Fete Nationale de l’Acadie

A lovely tree lined walk, named the Promenade des Acadiens, sits in the heart of Quebec City. The far end of the walk rises to meet the Monument aux Acadiens, accented from across the street by several flags of Quebec that stand proud along the “Promenade des Premiers-Ministres”. The monument in the form of a lighthouse topped by the colours and the star of the Acadian flag is entitled, “Vers la lumiere” (Towards the Light) and is a symbol and reminder of the important role and contributions of Acadians and their descendants in the history of Quebec.

The history of the Acadians is one of great pride for the descendants of the French colony even today in much of Eastern Canada and doesn’t come without some strife. Le Grand Dérangement is a period of history where nearly 12,000 of the 14,000 Acadians were forceably removed by the British to the Thirteen Colonies.

The devastation to Acadians is equal to that of the Scottish people who were removed from their land during the Highland Clearances in the late 18th-early 19th centuries and certainly to that of the Indian Removal signed into law in the US by President Andrew Jackson in 1830 that forceably removed the indigenous peoples of the US from ancestral lands they rightfully owned. Thousands of the 12,000 Acadians forceably removed died along the way, suffering disease and often ending up on boats to the colonies that were lost at sea. A remaining few settled along the eastern seabord and finally in Louisiana where they reestablished their culture, became part of the southern culture, and slowly “Acadien” became “Cajun”, a beautifully rich morphing of an already distinct French culture.

August 15 is known as the Fete Nationale de l’Acadie and is an important reminder of a vital part of Canada’s history and a chapter of Quebec’s history, and indeed North American history, that deserves to be taught and shared more prominently. And its food, music, and culture are something every Canadian should feel proud of.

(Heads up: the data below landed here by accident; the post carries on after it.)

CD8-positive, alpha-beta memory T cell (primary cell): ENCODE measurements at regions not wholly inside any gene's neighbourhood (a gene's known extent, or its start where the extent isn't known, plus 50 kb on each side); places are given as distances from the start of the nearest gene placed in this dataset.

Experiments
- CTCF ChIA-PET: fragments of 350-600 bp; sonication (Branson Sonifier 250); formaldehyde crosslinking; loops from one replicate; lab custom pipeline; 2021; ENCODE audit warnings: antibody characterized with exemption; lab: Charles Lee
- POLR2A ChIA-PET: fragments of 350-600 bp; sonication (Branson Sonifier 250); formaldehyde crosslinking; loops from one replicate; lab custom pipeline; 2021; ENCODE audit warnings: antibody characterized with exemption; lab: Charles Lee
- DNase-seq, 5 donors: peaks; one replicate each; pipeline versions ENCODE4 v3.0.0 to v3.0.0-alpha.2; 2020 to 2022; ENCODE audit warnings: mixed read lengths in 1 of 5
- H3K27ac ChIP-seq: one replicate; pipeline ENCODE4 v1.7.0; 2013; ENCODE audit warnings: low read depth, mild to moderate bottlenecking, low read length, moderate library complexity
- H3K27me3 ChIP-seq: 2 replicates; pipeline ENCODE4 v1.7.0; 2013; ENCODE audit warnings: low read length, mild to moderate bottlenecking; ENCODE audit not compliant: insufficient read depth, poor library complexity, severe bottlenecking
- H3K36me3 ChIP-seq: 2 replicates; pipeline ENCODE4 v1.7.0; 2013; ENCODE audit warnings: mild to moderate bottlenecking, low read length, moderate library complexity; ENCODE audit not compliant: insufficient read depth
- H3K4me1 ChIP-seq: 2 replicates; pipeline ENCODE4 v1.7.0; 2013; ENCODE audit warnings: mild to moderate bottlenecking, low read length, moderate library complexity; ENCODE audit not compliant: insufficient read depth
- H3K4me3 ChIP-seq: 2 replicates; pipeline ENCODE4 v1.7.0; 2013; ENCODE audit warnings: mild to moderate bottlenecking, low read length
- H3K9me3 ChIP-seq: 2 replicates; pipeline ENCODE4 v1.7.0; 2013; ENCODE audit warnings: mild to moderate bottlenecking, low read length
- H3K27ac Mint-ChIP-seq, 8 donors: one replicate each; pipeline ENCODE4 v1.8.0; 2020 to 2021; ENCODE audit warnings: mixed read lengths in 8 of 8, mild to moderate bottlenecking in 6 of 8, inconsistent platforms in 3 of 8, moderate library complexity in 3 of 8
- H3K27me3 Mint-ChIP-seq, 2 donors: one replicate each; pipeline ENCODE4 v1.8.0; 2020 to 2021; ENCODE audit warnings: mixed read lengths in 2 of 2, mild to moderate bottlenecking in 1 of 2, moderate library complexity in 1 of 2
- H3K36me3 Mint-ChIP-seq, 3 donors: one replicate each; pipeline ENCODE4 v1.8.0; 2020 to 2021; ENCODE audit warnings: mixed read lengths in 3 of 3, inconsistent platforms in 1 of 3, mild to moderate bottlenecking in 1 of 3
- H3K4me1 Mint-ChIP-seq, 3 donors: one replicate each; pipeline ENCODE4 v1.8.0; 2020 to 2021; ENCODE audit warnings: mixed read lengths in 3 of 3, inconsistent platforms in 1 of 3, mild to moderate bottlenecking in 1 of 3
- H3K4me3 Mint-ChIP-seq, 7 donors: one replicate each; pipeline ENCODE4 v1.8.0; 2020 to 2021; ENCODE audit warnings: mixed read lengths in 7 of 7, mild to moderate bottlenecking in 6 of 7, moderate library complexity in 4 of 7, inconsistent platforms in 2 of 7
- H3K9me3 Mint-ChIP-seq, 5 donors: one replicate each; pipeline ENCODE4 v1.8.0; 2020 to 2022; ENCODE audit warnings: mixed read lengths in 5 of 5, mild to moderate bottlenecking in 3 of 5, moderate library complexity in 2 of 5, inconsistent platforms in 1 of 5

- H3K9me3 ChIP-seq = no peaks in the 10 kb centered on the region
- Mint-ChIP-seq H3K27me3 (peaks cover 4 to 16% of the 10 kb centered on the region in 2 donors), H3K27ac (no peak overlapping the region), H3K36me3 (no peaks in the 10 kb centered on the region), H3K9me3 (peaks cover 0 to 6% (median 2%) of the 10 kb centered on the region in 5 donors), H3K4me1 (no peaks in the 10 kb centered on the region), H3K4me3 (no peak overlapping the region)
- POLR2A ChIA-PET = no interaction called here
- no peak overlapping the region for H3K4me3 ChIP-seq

Change of season and of place

Without some kind of explanation, some fragment of information, the sudden onslaught of photos and talk coming from me about places, history, food and culture of a different city will seem bizarre, so without taking too much of your time, I simply wanted to communicate that we’ve moved from Paris to Quebec City. I requested a renewal for the visa many of you know I was in Paris on and after ten months of deliberation which involved us renewing our extension four times, the Prefecture de Police in Paris decided not to grant me three more years. The details of why, what they said, what their reasoning was and so forth are quite frankly things I am, at least for the time being, done with talking about. We’ve been living this and the leaving France part (which we were given only thirty days to do) for two months now and its weight physically and emotionally have more than overstayed their welcome.

I’ve moved more than once before from one place to another place farther away and the logistics and planning are something I’m ok with, and that my wife and I are quite good at. As long as we get to choose where we’re going, we can be happy enjoying that place together with our feline companion. What I’m not as good at, despite my efforts, is accepting someone telling me I can no longer have the privilege, the honour, and the sincere joy of sitting next to and enjoying the company of people who mean a great deal to me. As it is best expressed in French, “ca me manquera”, which suggests literally “that will be missing from me”. There will perhaps be a blog post at some point reflecting on this partly forced, partly desired move but there are an extraordinary number of things I wanted to start sharing daily as I did in Paris without having to stop and explain what I was doing in Canada repeatedly. So I thought this rather self-indulgent, possibly self-important post was the best way to start. If, which I’d completely understand, Paris related posts were your reason for following me to begin with, don’t feel bad about clicking unfollow or unlike on whatever social media platform you follow me on. It happened with people when I left New York, I expect it to again.

Will the French government’s decision about the visa renewal stop me from completing the screenplay I had started writing in Paris? Not even for one fraction of a second. Can I tell the story I was going to tell in Paris here in Quebec City? As with every other place I’ve filmed and written in, the place will surely find its way into the film as a central character and anyway, as one of my favourite filmmakers David Lean said, “I’m first and foremost interested in the story, the characters”. Except that in my case, not being David Lean or even a passable imitation or shadow of him, I’ll just keep writing the only thing I know how which is characters and making things happen to them and hoping that I stumble across an unintentionally interesting story. The new film will simply be in Canada, where the journey began. Or perhaps, more appropriately in several ways, in la Nouvelle France.

Thanks for reading and following along. A bientot.